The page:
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Does My Kid Need Help ... Or Do I?

One of the first things I tell parents when they bring their kids in for counseling is that they have the greatest power to positively impact change in their kids’ behaviors. Most often, parents bring their teens to counseling because they feel pretty sure it’s the kid who needs work. He’s defiant and disrespectful, she’s secretive and sneaky, he’s always in his room, or she sleeps way too much and doesn’t help out around the house. When these things happen, it’s pretty obvious who the problem is, right?

The truth is that sometimes it’s the kid who needs to change and sometimes it’s the parents. Sometimes it’s both. So how can you know if it’s you or your kid who really needs the help?

Many typical teen behaviors, while irritating and even infuriating at times, are important developmental steps that will ultimately help them become self-sufficient adults.

Change Is Good

Kids change a lot during their teen years, and although most parents expect it, when the changes come, it can be a rude awakening. Some changes are good. If your teen seems self-centered and wants more privacy and independence, it can be pretty annoying, but it’s normal.

If you experience an increase in backtalk and a decrease in helpfulness, you’re not alone. Even if your teen is lying and doing things behind your back, it may still fall within the description of “normal teen behaviors.” If these behaviors become a pattern or become excessive, chances are that the first and most effective course of action is going to be a change in your parenting strategies rather than a trip to the therapist for them.

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Many typical teen behaviors, while irritating and even infuriating at times, are important developmental steps that will ultimately help them become self-sufficient adults. Unfortunately, many parents are quick to use excessive and arbitrary consequences in an effort to maintain control. Other parents simply throw their hands in the air when their first attempts don’t result in a change in behavior, and then they blame their unruly teen.

While certainly tempting, it is important not to simply squash these frustrating behaviors, but to learn which ones to accept and which to reduce. Reduce or reshape undesirable behaviors by adapting your strategies to ensure you are using predictable, consistent and appropriate limits. Remember, the parenting techniques that worked well with your younger kid may not be effective or age-appropriate for your teen. Revisit your approach. Be flexible and open to making changes yourself.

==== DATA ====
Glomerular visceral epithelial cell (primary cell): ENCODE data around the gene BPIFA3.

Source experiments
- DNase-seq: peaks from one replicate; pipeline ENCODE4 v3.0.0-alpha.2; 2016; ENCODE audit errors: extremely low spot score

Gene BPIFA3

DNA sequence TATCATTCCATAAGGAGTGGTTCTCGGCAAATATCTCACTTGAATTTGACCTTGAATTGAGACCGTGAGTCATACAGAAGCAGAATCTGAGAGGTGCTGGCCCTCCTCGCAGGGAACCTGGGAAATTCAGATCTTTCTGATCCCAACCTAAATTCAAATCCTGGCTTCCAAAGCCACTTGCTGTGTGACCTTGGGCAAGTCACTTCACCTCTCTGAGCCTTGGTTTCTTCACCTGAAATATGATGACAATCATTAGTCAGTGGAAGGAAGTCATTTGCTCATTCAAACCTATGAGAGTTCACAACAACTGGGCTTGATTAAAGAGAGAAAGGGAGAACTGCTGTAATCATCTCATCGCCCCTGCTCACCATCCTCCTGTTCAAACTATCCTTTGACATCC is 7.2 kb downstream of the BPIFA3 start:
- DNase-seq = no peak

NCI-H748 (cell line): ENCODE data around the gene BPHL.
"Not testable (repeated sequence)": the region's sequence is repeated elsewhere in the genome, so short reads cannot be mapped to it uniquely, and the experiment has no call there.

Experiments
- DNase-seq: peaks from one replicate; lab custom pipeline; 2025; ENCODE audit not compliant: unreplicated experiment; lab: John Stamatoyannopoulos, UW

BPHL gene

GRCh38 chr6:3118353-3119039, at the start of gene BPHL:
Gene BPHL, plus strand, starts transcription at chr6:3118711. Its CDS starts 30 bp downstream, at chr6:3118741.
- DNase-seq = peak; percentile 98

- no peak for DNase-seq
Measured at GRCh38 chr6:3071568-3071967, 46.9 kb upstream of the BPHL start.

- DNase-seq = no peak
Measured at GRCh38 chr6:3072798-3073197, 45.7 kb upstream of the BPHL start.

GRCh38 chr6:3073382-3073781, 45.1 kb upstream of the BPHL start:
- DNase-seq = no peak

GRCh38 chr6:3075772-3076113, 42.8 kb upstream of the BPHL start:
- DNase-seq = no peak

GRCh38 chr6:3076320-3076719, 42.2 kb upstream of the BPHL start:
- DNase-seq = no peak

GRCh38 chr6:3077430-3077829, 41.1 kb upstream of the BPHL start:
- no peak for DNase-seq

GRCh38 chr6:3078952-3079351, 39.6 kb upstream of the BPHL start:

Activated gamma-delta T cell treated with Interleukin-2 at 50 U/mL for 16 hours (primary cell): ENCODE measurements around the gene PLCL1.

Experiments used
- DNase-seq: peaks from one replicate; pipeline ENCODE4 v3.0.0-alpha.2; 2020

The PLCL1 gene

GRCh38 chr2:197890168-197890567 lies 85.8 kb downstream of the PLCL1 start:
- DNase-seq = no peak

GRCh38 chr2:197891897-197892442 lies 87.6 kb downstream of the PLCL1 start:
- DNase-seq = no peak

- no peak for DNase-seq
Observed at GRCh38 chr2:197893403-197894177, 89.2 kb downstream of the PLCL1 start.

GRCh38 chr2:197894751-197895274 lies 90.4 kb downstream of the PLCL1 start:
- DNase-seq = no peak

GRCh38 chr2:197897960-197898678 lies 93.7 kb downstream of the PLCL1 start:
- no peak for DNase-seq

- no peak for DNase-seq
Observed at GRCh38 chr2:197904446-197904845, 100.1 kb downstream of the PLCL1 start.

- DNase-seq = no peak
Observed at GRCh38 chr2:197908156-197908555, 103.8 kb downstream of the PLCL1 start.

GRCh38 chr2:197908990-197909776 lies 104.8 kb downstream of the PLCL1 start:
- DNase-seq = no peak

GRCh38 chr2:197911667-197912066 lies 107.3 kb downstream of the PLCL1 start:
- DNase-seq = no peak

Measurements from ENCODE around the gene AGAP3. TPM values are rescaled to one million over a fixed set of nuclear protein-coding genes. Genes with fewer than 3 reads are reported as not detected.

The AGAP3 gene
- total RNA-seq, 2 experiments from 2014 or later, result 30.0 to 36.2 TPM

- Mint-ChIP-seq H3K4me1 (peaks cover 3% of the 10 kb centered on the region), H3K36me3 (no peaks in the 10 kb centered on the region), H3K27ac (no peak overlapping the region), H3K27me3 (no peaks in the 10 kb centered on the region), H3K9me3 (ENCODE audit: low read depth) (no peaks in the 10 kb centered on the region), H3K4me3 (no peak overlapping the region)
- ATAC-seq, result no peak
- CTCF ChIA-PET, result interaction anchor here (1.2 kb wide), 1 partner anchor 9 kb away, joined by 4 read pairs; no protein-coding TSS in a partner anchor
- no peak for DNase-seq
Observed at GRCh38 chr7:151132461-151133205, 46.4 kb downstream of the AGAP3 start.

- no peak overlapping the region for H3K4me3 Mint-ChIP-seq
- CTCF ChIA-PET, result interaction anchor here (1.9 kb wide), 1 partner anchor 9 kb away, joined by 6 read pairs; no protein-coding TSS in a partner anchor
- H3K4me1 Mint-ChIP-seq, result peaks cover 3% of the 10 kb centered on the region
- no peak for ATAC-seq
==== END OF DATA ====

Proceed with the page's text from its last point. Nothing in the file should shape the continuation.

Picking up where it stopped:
Change Is Good, Except When It Isn’t

Even though some changes that occur in adolescence are normal and expected, there are changes to look out for that can be signs your kid needs help. Some parents may see their kids’ grades drop significantly. Or perhaps their appetite or sleep habits have changed, or they’ve lost interest in things that they used to enjoy. They may spend every waking moment closed off in their room when they used to hang out in common areas of the house. Or it might be that their backtalk has become not only frequent, but increasingly angry, defiant and disrespectful. If you see these things, then there’s reason to suspect something is going on that needs to be addressed right away.

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Although many teens are irritable and private, if these characteristics represent a major change, especially in a short period of time, pay attention. These could be warning signs of depression, anxiety, bullying or drug abuse (among other things). If you notice any of these things, start by going straight to your teen to talk. Be sure that love and concern for them and their happiness come across as your primary motivations—kids this age often aren’t too worried about how their behaviors affect you and others in the household. Even if you think they should be more aware of others, approaching them from that angle will likely just turn them off.

Listen First

If you get a response, great! Focus on actively listening to what they have to say. Empathize, and be careful not to criticize or give advice (these things will close them up like fly-traps). The best thing you can do is show them you want to gain a deeper understanding of how they see their world. If they think that you might actually get it, they’ll open up more over time.

Having said that, if you have tried this more than once and can’t seem to get anywhere, it is never overreacting to make an appointment with a therapist. Your teen may not be thrilled (in fact, he probably won’t be), but it will show him that you take his needs seriously even if he’s not willing (or able) to tell you what they are. Hopefully, the process will even get him to start talking to you. Just make sure you go in with a “we need help,” attitude and you’ll set the stage for collaboration and progress. Remember, they will only be teens for a short time, but they’ll be your “kids” forever. The empathy, structure and support you give now can provide a lifetime of benefits for you both.

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